Short-Term Oil Glut Softens Iran Sanctions Impact -- For Now
(Bloomberg) -- Oil prices have risen on the back of U.S. sanctions on Iran, but a short-term glut in the physical market is softening the blow -- for now. The market, however, is starting to price a more dire situation by year-end.
Oil refiners have plenty of crude at hand right now, with unsold cargoes in north-west Europe, the Mediterranean, China, and West Africa, according to physical traders who asked not to be named discussing market movements.
The overhang is reflected in Brent nearby time-spreads, which are fast narrowing -- a sure sign of an oversupplied market. The July-August price spread for example has fallen from a peak of 63 cents per barrel in mid-April to a five-month low of 24 cents now despite U.S. President Donald Trump withdrawing from the Iran nuclear deal and announcing a raft of new sanctions that threaten to cut crude supplies.
Deferred oil spreads are widening, however. The November-December Brent spread rose to 56 cents per barrel on Wednesday, its strongest ever, suggesting that traders are starting to price tightness despite the current excess.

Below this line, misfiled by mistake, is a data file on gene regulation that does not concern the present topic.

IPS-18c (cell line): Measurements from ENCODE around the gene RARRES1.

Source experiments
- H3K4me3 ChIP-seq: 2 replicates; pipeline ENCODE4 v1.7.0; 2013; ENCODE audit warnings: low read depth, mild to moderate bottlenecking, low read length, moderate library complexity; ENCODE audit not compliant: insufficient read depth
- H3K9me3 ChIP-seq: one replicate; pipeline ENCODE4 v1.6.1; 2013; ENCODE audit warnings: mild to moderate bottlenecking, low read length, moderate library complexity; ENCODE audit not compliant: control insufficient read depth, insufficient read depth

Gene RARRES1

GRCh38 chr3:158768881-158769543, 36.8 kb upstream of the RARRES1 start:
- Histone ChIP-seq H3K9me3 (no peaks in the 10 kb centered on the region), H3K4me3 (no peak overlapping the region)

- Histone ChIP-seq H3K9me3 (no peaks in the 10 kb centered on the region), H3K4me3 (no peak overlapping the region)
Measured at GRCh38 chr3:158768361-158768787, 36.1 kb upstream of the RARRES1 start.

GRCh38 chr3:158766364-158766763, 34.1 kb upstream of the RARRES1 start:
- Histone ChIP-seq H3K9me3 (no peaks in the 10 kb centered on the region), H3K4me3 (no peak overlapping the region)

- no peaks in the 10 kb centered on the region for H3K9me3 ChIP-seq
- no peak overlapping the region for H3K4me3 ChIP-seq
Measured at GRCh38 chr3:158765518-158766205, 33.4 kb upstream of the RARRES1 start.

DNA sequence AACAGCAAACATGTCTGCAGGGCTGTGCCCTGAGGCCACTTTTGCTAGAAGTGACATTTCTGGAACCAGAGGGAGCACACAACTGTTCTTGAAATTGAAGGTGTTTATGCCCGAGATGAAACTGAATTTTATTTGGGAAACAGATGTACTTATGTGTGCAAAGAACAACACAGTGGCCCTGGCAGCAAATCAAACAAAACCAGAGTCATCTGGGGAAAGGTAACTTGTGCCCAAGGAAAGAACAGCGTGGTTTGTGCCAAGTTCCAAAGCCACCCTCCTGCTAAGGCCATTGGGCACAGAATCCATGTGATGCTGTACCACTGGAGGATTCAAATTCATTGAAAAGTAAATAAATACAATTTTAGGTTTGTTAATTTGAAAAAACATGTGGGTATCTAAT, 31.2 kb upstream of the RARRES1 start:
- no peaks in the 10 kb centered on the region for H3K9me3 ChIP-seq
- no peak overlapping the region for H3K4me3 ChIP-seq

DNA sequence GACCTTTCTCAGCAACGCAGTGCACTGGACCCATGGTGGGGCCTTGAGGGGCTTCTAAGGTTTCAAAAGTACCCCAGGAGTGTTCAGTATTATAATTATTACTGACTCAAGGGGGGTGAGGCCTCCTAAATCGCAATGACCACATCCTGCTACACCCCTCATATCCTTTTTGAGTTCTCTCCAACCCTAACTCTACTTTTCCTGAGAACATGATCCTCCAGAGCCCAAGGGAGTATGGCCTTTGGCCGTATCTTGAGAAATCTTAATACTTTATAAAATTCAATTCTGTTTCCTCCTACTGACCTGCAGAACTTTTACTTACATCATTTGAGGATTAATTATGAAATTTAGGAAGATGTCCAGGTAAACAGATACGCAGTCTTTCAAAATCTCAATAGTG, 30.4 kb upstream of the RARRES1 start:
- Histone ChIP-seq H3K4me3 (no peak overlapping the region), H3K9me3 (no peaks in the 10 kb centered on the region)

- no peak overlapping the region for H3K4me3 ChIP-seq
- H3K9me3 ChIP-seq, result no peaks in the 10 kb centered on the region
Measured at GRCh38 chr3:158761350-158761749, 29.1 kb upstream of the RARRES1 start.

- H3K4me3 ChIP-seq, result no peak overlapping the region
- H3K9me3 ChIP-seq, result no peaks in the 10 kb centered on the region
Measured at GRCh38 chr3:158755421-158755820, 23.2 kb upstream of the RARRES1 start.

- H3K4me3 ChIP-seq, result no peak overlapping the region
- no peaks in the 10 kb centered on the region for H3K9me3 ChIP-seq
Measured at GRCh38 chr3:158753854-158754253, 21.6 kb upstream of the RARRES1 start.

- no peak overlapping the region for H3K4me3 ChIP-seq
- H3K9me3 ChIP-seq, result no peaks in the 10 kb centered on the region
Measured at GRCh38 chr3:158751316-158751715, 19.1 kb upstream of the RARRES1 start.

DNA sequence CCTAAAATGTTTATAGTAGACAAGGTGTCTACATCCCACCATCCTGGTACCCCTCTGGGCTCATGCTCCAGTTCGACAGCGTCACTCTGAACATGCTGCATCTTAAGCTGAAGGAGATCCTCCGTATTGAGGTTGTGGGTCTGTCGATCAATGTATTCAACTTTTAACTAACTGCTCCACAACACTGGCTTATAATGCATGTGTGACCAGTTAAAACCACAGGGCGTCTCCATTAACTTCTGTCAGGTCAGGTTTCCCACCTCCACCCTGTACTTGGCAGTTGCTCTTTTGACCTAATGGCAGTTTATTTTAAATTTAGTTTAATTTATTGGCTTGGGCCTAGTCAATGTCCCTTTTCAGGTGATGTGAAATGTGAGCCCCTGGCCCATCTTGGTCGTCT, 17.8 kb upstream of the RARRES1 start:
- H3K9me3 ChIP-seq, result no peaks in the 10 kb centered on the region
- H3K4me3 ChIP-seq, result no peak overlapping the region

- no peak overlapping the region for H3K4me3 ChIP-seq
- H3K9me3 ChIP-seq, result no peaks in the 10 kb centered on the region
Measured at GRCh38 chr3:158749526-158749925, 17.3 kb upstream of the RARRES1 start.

"Our trading backgrounds tell us that the wrong approach is “spreadsheet” analysis and barrel counting," said Thibaut Remoundos, founder of London-based Commodities Trading Corporation Ltd. "Oil can be an emotional market and the perception of barrels-at-risk is everything now."
One indicator of the overhang in the prompt market is Vitol Group, the world’s top independent oil trader, offering on Thursday a cargo of Angolan Kissanje crude for delivery to China as early as May 20. With the vessel currently near Singapore and well on its way to its final destination, this represents a sharp contrast to the more typical trade of cargoes bought even before they have loaded in West Africa.
Moreover, U.S. crude exports that at times have surged above 2 million barrels a day are reinforcing the oversupply. Add seasonal refinery maintenance and the combination has "barrels without a home, creating a prompt overhang," said Amrita Sen, chief oil analyst at Energy Aspects Ltd. in London.
For weeks, physical oil traders wondered whether the weakness in the physical oil market could bring down the paper -- or derivatives -- market. The U.S. sanctions on Iran have changed the picture, with the market pricing that physical prices will ultimately track the paper market higher.
"The prompt crude overhang needs to clear," said Sen. "But balances for the second half of 2018 remain bullish and no one really questioned that."
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